Thursday, March 26, 2015

Canada now imposes cuts in face of 50% off crude oil

Result of management via the NIA framework:  Once (X-M) drops, then they are compelled to reduce G and xfers, so (G-T) remains as low as possible, even though xfers are not in G.  The hit to xfers then results in a drop in C.

Even in what we might term the "social welfare states" like Canada here and those in Europe, that social welfare is still predicated upon high exports that result in NIA numbers that allow for an acceptable (G-T) result.

If the exports go away or are significantly reduced, then we soon see fiscal cuts and resultant social unrest.


Brian Romanchuk said...

In Montreal, we've always had a small dedicated group of rioters. They are well acquainted with our somewhat notorious riot police.

But more seriously, the a Federal government as well as most of the provincial governments have been implementing "small" austerity packages. Not enough to push us into a deep recession, but enough to prevent the economy from accelerating (despite the housing bubble). This predated the oil drop by years. Moreover. Quebec benefits from low oil prices (although our electricity exports are hit by low nat gas).

Peter Pan said...

This is strictly provincial politics. I haven't lived in Quebec in years. Comforting to see things haven't changed radically.

Matt Franko said...

Brian maybe there are some form of royalties/taxes on the oil that were directly funding ('earmarked'?) some of the former rate of expenditures... now gone so they have to cut they have no choice...

They would have to increase leading expenditure and they dont want to lose what they look at as an admirable "deficit" result (formerly due to the export surpluses...) so they dont do it...

Then the 'loonie' has moved adversely over the last few months so imported products from US are more expensive... cut in real terms for Canadians and more domestic pressure.

Stay safe up there!!!!

Matt Franko said...

Here from this article you can see how the idiot left-wingers are zealous for a fiscal conservative result:

"Daniel Boyer of the FTQ said the government has chosen the wrong strategy. Rather than austerity, it should look to increase revenue.

He said, “The richest of our society should pay more taxes, businesses should pay more taxes. It is abnormal that over 1,000 businesses each year pay no taxes.” (La Presse, Feb. 12)"

All heart and no brain as usual on the left....

Peter Pan said...

Just increase your union dues, FTQ guy.

Peter Pan said...

For Christ sakes, there are as many leftists in the FTQ as there are unicorns.

Matt Franko said...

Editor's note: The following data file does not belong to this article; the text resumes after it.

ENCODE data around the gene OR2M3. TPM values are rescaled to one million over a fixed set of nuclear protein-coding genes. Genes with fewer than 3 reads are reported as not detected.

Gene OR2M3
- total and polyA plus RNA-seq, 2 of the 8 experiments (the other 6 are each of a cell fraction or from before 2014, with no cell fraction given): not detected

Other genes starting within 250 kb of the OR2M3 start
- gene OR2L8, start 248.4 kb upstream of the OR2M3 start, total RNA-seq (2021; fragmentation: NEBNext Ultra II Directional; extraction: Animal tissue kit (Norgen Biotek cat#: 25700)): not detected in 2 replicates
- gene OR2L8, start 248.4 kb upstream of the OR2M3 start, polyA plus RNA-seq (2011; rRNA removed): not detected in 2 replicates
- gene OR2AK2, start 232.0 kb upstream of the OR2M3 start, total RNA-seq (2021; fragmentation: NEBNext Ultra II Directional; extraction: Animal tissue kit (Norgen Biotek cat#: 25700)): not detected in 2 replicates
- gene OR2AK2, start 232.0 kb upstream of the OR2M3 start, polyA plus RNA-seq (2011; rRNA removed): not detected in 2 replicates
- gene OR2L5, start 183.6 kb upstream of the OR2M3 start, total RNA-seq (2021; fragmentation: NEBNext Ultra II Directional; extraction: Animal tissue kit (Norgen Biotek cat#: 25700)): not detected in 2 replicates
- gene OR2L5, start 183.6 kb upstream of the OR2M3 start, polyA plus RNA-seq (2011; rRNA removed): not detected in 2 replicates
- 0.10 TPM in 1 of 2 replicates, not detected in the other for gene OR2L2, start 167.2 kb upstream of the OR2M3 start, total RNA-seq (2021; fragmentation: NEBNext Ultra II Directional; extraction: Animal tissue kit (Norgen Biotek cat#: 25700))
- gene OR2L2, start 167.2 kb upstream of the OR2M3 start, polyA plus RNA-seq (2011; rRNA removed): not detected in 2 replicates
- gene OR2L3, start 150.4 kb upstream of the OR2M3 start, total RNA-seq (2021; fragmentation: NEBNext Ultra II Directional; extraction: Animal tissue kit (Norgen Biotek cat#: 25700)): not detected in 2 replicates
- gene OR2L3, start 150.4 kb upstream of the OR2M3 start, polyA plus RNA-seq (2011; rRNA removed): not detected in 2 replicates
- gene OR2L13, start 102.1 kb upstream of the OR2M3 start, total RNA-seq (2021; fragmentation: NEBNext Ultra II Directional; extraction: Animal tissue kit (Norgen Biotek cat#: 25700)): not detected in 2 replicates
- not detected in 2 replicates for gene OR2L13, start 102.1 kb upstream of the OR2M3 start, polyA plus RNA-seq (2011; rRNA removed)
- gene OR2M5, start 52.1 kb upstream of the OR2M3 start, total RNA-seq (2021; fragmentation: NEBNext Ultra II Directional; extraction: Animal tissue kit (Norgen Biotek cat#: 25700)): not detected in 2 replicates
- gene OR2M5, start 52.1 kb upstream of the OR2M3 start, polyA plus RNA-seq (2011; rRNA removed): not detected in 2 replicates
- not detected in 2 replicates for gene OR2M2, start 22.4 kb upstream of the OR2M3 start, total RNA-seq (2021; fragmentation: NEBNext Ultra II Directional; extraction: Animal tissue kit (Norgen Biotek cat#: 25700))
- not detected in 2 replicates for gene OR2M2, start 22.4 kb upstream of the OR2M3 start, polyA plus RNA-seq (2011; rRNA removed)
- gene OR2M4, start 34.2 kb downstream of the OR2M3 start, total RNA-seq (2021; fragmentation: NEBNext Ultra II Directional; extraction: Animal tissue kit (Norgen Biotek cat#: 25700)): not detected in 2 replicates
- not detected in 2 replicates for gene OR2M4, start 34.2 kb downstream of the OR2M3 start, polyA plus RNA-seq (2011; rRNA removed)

Bob what are you saying?

that the Unions in Canada are right-wingers?

Here in the US the Union people are all left-wingers....

Malmo's Ghost said...


I know literally hundre4ds of union members in America. Trade union members are almost exclusivity right wingers. Teachers are more moderate, generally center left. Cops and firemen 90% center right to hard right.

Peter Pan said...


What Malmo said, and it applies to the leadership.
Here's an article from 2014 that mentions Boyer and other unpleasant history:

Brian Romanchuk said...


I am not sure what prompted this latest riot, but I think it has something to do with provincial (Quebec) issues. Trust me, we have no oil. There are spending cuts, but that is for other reasons.

Alberta is cutting spending because of lower oil royalties. But I doubt that you scare up more than a dozen Marxists out there; Alberta is now Canada's knock-off of Texas.

Marian Ruccius said...

Unions in QC are as much QC nationalist/ separatist as/than leftie. (This is not universally true, as there are truly democratic QC unions, but many of the largest and most influential labour groups have been controlled by a separatist clique since the 1970s.) This is also true for most of the student associations, which are highly undemocratic, usually fail to hold secret ballots, and claim to represent the entire student bodies of their respective institutions, when they in fact represent small portions of the student populaces (and obtain their putative "strike" authorization through blatantly undemocratic means). There have also been a quite a few cases of student on student intimidation, as opponents of the Printemps Érable were (a couple of years ago) roughed up by pro-strike groups, which labelled them "scabs" for wanting to go to class.

Nonetheless, the student protestors' cause today is a good one, as the cuts and underfunding of education are a real problem and entirely unjustifiable on economic grounds. This cannot be honestly denied.